It makes the Supercharging network one of the largest and most dense fast-charging networks, not even mentioning the high convenience and reliability of Tesla's approach.
The network has grown significantly over about eight years since Model S entered the market (initially in 2013). There were less than 20 stations as of the end of 2013. As of the end of 2014, it increased to more than 110 and then to almost 200 as of the end of 2015. At the beginning of 2020, the number of stations increased to 500 and now it's 600.
Meanwhile, Tesla has slightly increased the average number of stalls per station and increased the power output of existing V2 chargers from 120 to 150 kW, as well as has started installations of new 250 kW V3 superchargers. The stations were also retrofitted with CCS2 DC Combo compatible plugs.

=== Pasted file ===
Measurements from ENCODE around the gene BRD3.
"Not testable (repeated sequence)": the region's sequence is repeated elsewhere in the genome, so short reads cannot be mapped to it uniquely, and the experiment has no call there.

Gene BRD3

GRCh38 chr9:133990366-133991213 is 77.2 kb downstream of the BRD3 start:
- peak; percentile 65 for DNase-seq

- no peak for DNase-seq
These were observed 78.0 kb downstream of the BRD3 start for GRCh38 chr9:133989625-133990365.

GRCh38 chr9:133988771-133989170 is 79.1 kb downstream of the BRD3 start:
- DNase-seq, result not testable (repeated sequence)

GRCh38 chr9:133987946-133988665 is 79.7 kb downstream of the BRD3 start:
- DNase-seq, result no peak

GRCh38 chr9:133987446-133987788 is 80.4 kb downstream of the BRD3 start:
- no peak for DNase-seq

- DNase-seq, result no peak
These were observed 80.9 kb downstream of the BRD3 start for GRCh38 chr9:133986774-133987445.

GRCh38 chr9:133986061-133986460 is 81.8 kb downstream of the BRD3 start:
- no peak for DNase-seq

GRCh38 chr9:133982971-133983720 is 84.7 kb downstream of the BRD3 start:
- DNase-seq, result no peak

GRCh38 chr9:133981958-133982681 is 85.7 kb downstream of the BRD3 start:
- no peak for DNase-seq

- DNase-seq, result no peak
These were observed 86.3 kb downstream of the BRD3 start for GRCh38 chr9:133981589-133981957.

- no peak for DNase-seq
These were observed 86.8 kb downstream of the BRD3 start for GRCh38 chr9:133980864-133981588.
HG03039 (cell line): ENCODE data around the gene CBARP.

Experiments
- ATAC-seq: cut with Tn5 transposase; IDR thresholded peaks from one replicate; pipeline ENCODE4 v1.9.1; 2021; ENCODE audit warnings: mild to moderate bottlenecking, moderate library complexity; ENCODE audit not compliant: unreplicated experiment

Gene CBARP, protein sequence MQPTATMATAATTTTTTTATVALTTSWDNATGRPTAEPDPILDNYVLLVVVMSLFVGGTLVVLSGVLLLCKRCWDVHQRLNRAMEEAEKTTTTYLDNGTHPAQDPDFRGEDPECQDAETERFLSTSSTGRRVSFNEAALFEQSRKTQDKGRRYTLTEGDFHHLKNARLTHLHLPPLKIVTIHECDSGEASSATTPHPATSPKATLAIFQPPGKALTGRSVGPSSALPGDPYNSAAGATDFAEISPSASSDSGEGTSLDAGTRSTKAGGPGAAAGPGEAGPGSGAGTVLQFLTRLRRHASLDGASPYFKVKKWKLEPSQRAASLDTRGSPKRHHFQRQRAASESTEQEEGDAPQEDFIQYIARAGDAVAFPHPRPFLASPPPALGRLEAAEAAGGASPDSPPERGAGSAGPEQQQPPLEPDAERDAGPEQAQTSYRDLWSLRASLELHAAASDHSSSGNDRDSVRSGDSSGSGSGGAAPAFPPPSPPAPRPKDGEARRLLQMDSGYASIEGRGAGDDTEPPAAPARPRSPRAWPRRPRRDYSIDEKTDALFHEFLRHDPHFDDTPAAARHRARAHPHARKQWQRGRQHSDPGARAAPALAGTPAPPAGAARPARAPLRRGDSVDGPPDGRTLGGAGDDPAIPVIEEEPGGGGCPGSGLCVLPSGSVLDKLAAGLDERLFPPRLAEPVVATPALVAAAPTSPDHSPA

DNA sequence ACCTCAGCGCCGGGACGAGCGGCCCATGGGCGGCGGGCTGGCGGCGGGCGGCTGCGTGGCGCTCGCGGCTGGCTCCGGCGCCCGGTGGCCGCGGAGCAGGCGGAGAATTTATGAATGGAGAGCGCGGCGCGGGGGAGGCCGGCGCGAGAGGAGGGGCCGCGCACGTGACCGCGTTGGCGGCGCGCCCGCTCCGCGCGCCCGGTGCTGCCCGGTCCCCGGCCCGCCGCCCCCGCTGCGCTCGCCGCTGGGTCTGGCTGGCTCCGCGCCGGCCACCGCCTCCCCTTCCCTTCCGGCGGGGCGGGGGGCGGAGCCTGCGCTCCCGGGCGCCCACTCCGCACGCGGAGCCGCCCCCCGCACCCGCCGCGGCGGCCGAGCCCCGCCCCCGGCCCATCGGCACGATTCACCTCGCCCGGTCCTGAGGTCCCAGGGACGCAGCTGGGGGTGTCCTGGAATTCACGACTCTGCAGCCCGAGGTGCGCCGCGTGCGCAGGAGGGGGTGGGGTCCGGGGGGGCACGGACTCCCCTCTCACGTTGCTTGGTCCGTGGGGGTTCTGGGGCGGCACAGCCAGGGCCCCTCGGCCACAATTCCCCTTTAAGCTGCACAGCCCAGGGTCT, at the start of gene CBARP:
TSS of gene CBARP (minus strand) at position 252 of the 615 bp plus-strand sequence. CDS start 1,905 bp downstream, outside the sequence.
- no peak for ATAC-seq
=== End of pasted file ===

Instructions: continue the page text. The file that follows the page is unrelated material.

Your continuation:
The largest stations in Europe are in Norway:
- Nebbenes, Norway: 44 stalls
- Rygge, Norway: 42 stalls
- Liertoppen, Norway: 40 stalls
- Oberhonnefeld, Germany: 40 stalls
- Badhoevedorp, Netherlands: 32 stalls
Europe is no longer the second biggest market for Superchargers because China has accelerated in 2020 and now has more than 925 stations. That's actually pretty close to the 1,125 in the U.S.
Only time will tell whether the third-party, general fast charging networks will be able to keep up with demand and at some point overtake Tesla's proprietary network. The example of IONITY shows that it's not easy to scale up, and manufacturers are still seeking new partners to expand the network of ultra-fast chargers.